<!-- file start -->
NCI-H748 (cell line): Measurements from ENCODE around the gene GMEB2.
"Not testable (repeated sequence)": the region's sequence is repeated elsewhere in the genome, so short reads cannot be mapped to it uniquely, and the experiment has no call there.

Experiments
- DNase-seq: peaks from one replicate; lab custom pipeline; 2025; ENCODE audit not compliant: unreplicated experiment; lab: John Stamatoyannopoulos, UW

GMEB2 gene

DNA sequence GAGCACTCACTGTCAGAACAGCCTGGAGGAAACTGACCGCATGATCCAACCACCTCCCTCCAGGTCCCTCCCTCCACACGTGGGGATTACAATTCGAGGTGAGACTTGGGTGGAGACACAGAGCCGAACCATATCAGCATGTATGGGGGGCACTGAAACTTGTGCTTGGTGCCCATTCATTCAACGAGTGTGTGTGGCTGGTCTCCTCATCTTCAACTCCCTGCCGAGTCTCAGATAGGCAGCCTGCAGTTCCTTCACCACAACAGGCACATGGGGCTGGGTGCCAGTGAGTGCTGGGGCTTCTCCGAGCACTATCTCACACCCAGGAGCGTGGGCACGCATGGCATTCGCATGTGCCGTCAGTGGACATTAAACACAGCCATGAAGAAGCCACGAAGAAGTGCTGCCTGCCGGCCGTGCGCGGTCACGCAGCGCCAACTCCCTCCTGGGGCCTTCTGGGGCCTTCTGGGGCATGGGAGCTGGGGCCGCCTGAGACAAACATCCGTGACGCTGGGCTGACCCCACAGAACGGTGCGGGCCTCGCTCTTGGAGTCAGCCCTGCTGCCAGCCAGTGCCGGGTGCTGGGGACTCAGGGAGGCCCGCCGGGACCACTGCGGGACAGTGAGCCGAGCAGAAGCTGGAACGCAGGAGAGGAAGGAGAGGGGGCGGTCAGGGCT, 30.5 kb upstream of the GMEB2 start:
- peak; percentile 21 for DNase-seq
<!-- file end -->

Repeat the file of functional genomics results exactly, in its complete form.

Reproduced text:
NCI-H748 (cell line): Measurements from ENCODE around the gene GMEB2.
"Not testable (repeated sequence)": the region's sequence is repeated elsewhere in the genome, so short reads cannot be mapped to it uniquely, and the experiment has no call there.

Experiments
- DNase-seq: peaks from one replicate; lab custom pipeline; 2025; ENCODE audit not compliant: unreplicated experiment; lab: John Stamatoyannopoulos, UW

GMEB2 gene

DNA sequence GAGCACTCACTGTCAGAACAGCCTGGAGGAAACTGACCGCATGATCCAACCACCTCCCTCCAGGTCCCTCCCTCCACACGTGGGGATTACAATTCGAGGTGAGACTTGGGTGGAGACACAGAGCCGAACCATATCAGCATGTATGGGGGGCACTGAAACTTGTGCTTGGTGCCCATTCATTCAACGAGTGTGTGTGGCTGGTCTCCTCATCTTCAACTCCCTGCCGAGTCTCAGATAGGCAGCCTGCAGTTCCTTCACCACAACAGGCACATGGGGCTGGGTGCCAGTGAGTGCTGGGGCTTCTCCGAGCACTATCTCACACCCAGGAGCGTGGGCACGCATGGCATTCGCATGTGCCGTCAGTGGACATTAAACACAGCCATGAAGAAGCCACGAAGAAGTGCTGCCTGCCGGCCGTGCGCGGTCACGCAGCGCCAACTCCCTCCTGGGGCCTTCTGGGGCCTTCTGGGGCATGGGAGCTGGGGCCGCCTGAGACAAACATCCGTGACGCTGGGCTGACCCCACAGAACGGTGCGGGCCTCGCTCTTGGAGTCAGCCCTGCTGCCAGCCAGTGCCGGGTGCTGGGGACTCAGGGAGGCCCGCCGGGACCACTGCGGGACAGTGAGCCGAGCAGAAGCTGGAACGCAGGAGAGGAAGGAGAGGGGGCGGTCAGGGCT, 30.5 kb upstream of the GMEB2 start:
- peak; percentile 21 for DNase-seq